IT IS expected that by now, even a five-year-old child understands COVID-19 and what it is doing to the global citizenship. This pandemic has not spared anything and anyone, and has almost brought the global economy to a standstill. All sectors of the economy are affected to the extent that organisations and activities are not performing normally. At this point, all of us are left with nothing except to wait for God’s intervention.
I hate to think of what will happen if no cure is found for this pandemic. How are companies going to pay employees? What happens to school-going children? What about churches and many other things that have been affected by this outbreak?
For now, I will leave the issue of whether the cure will be found or not to the health practitioners, who are experts in that field. Mine is technology.
I feel we have reached a point where ICT experts need to put their heads together and prepare on how we can help the world survive in a case where this pandemic continues. I mean, we need to start preparing to learn how to live with COVID-19 just like we have with HIV and AIDS and other related illnesses. In short, life should continue.
For once, I have seen people washing hands, avoiding crowded places, and taking extra caution when handling things. Of course, we still have doubting ‘Thomases’ who feel this disease is not meant for them. Well, those could be the unfortunate culprits.
Having a child in an examination class this year and being one of the university dons, as well as an ICT practitioner, I have been steadily thinking about how we can keep the economy running through the use of technologies despite experiencing the effects of COVID-19.
Due to limited space, let me discuss two ways we might consider to use technology should this outbreak continue.
When this outbreak surfaced, we saw many countries around the world suspending physical studies in learning institutions. Interesting enough, most institutions from pre-grade to universities quickly adopted the eLearning methods of education service delivery with the hope of the situation normalising in a shortest possible time.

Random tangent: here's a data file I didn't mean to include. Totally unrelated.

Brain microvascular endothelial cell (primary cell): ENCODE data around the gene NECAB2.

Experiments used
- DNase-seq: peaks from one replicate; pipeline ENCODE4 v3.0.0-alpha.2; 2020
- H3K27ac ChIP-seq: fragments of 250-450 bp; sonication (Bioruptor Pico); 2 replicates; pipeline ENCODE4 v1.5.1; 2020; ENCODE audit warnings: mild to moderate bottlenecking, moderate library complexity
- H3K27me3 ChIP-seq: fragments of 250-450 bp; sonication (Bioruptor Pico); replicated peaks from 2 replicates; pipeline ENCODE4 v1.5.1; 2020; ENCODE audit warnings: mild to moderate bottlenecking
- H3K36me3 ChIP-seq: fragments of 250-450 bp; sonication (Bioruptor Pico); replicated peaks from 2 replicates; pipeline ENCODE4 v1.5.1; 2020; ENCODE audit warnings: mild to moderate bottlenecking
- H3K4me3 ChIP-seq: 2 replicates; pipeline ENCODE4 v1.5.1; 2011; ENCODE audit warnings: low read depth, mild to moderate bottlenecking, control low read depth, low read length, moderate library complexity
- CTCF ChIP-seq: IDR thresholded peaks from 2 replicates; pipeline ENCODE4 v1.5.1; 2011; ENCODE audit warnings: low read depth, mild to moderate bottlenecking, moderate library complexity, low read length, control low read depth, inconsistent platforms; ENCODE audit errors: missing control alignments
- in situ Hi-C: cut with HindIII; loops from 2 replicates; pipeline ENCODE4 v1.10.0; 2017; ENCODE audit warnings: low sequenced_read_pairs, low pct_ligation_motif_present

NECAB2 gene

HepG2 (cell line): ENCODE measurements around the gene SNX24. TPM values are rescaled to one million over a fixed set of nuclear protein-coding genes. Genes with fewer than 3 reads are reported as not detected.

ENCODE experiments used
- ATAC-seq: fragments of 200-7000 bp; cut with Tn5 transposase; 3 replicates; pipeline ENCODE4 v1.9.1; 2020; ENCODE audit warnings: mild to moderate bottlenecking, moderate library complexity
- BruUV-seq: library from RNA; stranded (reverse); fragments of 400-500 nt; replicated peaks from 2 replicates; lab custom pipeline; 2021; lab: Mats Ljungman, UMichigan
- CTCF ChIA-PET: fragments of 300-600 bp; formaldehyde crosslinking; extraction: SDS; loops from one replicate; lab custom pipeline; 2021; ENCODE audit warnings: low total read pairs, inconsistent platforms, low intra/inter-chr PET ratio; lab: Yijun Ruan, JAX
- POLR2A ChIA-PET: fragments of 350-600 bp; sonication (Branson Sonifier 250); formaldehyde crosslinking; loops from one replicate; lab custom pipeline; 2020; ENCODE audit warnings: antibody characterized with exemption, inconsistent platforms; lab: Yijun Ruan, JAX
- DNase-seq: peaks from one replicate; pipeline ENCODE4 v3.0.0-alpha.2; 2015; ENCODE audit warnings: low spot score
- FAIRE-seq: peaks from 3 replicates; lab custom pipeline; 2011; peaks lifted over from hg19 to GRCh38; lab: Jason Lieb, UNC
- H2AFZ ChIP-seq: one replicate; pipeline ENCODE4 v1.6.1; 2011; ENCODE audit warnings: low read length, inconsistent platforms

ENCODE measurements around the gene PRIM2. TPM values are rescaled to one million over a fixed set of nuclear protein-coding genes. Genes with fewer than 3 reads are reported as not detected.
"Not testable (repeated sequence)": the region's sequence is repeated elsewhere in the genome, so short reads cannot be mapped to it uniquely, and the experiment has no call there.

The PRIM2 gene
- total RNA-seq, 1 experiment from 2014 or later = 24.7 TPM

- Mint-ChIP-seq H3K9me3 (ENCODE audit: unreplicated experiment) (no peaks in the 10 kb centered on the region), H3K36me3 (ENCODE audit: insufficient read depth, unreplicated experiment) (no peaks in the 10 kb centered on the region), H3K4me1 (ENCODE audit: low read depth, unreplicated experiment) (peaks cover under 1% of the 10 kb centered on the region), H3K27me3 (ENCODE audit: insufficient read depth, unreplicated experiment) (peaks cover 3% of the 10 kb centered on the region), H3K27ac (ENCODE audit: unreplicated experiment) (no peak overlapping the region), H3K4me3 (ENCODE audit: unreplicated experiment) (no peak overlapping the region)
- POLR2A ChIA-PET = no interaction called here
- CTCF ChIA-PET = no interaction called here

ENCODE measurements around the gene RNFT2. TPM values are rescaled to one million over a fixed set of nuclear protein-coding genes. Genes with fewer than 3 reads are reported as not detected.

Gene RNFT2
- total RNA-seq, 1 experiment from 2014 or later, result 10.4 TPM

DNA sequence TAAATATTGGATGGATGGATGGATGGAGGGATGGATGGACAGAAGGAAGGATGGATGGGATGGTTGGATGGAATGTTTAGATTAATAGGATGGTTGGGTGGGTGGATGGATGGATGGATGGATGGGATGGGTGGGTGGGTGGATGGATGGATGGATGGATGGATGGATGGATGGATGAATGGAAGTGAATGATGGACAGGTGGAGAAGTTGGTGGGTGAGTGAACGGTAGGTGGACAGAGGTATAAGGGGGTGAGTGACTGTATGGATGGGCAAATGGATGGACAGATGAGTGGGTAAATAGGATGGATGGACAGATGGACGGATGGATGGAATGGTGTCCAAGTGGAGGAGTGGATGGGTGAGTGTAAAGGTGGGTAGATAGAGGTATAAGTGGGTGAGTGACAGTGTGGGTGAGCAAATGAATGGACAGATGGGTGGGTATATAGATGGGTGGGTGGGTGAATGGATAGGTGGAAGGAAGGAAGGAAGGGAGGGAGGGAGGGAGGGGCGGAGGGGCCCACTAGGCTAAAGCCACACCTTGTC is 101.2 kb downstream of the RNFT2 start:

However, we have observed some increase in COVID-19 cases from all around the world. This has compelled some of the organised institutions to move steps further and prepare on how they could continue offering services online even after the end of COVID-19.
I personally support this move. After all, online and eLearning proves to be cheaper than the traditional way of education. All we need is a bit of infrastructure support and improving the ICT literacy levels in the country, then we are set.
For once, I have also observed some increase in the use of eTransactions amongst citizens. This includes eBanking, eCommerce, electronic bank transfers (EFT), VISA payments, etc. All these are being done just to avoid physical contacts and maintain social distance as advised by the health experts.
This is possible and should be encouraged even after the end of the pandemic. I mean, we have seen countries where people live without frequenting shopping malls, but conduct all their trading from the comfort of their homes. We can adopt the virtual way of conducting activities to reduce on contacts while remaining productive and sustaining the economies just like the way we would in a physical world.
Other things such as church services can also be conducted online via streaming and, of course as a church leader, I have to agree that our attitude towards giving in church is highly affected via electronic means.
This, too, I feel can be worked on as it just requires behavioural change. We need a change of mindset. Just like chief executive officers of corporate institutions need to survive, whether we adopt the virtual way of living or not, the clergy too need to survive. They are the CEOs of the Church and they earn their livelihoods from there.
Fellow countrymen and women, it is my hope that we are ready to adjust and devise ways to live with this disease. All we need to do is just familiarise ourselves with the precautions and heed the experts’ advice on how to avoid contracting it.
This and the adoption of the use of technologies in conducting our day-to-day businesses could just mark a new technology era. Believe me, in no time, though COVID-19 will still be there, it will be an accepted part of our lives. Please remember to be technology-smart.
The author is a Zambia Daily Mail ICT specialist.